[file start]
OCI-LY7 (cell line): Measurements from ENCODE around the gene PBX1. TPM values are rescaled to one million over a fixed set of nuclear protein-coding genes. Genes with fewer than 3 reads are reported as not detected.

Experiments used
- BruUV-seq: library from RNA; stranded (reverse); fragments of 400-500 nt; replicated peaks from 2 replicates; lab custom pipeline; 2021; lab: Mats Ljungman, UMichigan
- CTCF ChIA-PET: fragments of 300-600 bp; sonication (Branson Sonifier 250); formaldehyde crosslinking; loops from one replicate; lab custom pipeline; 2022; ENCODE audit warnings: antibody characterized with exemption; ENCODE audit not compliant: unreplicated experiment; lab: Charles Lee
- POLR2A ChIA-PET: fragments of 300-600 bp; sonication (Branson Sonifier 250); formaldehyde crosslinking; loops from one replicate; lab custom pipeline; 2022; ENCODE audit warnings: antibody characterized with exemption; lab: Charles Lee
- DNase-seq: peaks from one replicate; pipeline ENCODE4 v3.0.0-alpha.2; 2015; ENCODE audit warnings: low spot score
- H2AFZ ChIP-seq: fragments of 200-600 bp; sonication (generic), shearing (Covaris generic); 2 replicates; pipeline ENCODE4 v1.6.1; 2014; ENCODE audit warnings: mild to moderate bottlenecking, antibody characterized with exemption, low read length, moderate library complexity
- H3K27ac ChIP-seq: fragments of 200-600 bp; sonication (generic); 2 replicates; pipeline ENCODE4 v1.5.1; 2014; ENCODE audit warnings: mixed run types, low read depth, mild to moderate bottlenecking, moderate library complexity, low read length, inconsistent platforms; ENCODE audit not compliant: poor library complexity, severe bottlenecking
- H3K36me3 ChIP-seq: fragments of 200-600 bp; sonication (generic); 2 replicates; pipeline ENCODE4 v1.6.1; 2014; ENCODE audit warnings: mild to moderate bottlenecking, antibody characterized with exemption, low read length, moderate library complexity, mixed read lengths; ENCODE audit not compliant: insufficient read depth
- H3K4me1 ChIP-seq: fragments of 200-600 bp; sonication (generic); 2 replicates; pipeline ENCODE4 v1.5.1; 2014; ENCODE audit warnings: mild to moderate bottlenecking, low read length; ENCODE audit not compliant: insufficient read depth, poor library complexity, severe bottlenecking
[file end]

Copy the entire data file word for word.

OCI-LY7 (cell line): Measurements from ENCODE around the gene PBX1. TPM values are rescaled to one million over a fixed set of nuclear protein-coding genes. Genes with fewer than 3 reads are reported as not detected.

Experiments used
- BruUV-seq: library from RNA; stranded (reverse); fragments of 400-500 nt; replicated peaks from 2 replicates; lab custom pipeline; 2021; lab: Mats Ljungman, UMichigan
- CTCF ChIA-PET: fragments of 300-600 bp; sonication (Branson Sonifier 250); formaldehyde crosslinking; loops from one replicate; lab custom pipeline; 2022; ENCODE audit warnings: antibody characterized with exemption; ENCODE audit not compliant: unreplicated experiment; lab: Charles Lee
- POLR2A ChIA-PET: fragments of 300-600 bp; sonication (Branson Sonifier 250); formaldehyde crosslinking; loops from one replicate; lab custom pipeline; 2022; ENCODE audit warnings: antibody characterized with exemption; lab: Charles Lee
- DNase-seq: peaks from one replicate; pipeline ENCODE4 v3.0.0-alpha.2; 2015; ENCODE audit warnings: low spot score
- H2AFZ ChIP-seq: fragments of 200-600 bp; sonication (generic), shearing (Covaris generic); 2 replicates; pipeline ENCODE4 v1.6.1; 2014; ENCODE audit warnings: mild to moderate bottlenecking, antibody characterized with exemption, low read length, moderate library complexity
- H3K27ac ChIP-seq: fragments of 200-600 bp; sonication (generic); 2 replicates; pipeline ENCODE4 v1.5.1; 2014; ENCODE audit warnings: mixed run types, low read depth, mild to moderate bottlenecking, moderate library complexity, low read length, inconsistent platforms; ENCODE audit not compliant: poor library complexity, severe bottlenecking
- H3K36me3 ChIP-seq: fragments of 200-600 bp; sonication (generic); 2 replicates; pipeline ENCODE4 v1.6.1; 2014; ENCODE audit warnings: mild to moderate bottlenecking, antibody characterized with exemption, low read length, moderate library complexity, mixed read lengths; ENCODE audit not compliant: insufficient read depth
- H3K4me1 ChIP-seq: fragments of 200-600 bp; sonication (generic); 2 replicates; pipeline ENCODE4 v1.5.1; 2014; ENCODE audit warnings: mild to moderate bottlenecking, low read length; ENCODE audit not compliant: insufficient read depth, poor library complexity, severe bottlenecking